That is why we are pursuing a three-prong approach to opening trade in the Americas. We have been moving forward with highly ambitious, individual or sub-regional Free Trade Agreements; with the Free Trade Area of the Americas; and with the global Doha round of the WTO. By working from all three directions at once, we are creating a dynamic of competitive liberalization that gives each effort a greater chance of success.

The FTAA has been a target for trade expansion efforts in the hemisphere for a decade. We have worked hard to make it a reality because integrating the whole region will clearly have a greater impact than just freeing the two-way trade between the U.S. and our Latin neighbors. Nevertheless, many challenges remain and the decisions are not just up to the United States.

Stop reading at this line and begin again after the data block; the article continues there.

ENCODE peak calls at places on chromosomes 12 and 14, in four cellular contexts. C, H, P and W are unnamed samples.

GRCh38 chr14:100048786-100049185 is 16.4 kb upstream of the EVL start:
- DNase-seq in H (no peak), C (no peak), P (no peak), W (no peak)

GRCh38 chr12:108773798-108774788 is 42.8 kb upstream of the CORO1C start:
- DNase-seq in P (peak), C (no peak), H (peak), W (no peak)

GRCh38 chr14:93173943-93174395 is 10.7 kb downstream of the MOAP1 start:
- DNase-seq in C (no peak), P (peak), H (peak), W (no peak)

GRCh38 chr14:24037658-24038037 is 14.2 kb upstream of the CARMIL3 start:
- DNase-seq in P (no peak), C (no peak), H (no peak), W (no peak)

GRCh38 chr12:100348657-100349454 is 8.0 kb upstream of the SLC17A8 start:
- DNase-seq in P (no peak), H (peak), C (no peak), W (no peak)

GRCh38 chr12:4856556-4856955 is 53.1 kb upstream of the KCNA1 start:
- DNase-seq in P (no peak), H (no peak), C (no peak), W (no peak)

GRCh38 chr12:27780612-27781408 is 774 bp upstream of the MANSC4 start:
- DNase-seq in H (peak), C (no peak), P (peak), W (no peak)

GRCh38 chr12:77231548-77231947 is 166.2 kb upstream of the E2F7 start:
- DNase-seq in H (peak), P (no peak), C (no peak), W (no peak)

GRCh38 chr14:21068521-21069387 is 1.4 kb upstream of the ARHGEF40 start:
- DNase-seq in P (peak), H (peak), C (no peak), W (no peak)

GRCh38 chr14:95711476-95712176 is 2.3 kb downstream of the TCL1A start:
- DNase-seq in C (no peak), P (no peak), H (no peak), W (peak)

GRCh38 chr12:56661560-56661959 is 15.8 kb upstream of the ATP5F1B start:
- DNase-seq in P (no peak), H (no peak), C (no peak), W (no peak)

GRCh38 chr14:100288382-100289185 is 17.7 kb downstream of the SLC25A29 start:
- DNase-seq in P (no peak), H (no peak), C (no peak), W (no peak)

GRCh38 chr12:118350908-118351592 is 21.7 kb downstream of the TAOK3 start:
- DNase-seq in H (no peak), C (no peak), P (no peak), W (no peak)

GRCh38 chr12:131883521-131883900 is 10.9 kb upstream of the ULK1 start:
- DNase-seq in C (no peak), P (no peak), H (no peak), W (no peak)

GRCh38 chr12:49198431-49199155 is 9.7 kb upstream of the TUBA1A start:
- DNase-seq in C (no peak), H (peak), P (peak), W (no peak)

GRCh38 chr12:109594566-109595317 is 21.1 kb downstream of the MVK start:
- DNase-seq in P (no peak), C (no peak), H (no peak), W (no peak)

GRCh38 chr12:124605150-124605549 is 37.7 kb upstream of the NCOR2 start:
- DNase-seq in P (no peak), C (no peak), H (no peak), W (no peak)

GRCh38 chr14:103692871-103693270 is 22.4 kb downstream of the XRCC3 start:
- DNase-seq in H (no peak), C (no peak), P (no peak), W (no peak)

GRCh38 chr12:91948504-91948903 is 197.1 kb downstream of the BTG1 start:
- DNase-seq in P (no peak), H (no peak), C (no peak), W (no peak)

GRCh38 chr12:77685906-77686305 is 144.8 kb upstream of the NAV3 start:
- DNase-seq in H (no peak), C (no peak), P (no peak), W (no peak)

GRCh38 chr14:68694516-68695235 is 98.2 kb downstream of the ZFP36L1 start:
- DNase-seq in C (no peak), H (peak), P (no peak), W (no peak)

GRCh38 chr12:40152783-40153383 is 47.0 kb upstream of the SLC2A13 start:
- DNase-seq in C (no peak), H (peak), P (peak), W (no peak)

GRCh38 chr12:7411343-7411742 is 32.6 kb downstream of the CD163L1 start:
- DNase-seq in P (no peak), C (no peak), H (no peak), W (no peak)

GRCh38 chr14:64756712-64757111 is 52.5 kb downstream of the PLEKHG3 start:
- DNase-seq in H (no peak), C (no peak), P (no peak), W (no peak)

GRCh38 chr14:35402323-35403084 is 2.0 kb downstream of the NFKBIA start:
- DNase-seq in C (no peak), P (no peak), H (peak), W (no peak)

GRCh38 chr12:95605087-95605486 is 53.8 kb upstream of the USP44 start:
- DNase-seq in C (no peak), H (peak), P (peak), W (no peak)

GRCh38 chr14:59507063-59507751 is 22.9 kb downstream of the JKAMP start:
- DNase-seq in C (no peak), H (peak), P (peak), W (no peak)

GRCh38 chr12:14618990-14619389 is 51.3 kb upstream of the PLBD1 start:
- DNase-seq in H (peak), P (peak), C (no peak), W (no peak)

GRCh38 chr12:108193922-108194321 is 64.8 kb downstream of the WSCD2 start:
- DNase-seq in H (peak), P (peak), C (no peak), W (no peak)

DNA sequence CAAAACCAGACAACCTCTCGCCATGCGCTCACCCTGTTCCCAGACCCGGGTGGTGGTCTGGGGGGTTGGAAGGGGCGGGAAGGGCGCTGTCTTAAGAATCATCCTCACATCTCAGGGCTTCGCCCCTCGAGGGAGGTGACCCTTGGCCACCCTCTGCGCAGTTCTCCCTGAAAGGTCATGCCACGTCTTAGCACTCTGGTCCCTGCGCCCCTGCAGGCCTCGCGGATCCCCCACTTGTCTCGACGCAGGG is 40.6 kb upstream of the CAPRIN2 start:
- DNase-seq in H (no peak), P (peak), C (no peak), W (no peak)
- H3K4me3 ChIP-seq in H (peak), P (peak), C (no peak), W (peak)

We have been taking a practical approach, which we sought to outline at the Miami Ministerial last November. We understand the hemisphere’s 34 democratic nations are vastly different with unique sensitivities and needs. The outline allows all nations to buy into – and benefit from – a common set of rights and obligations in a two track approach, while a path remains open, for the nations that want to be more ambitious, to do so within the FTAA.

Since Miami a lot of work has been done to define the “common set.” The current phase may take some time, but once we work through it, I expect the process will elicit a new dynamic to become a driver of trade, economic reform, and development for the Americas. In the meantime, the United States is not standing still: We are creating important building blocks for free trade in the Americas through our bilateral and sub-regional agreements.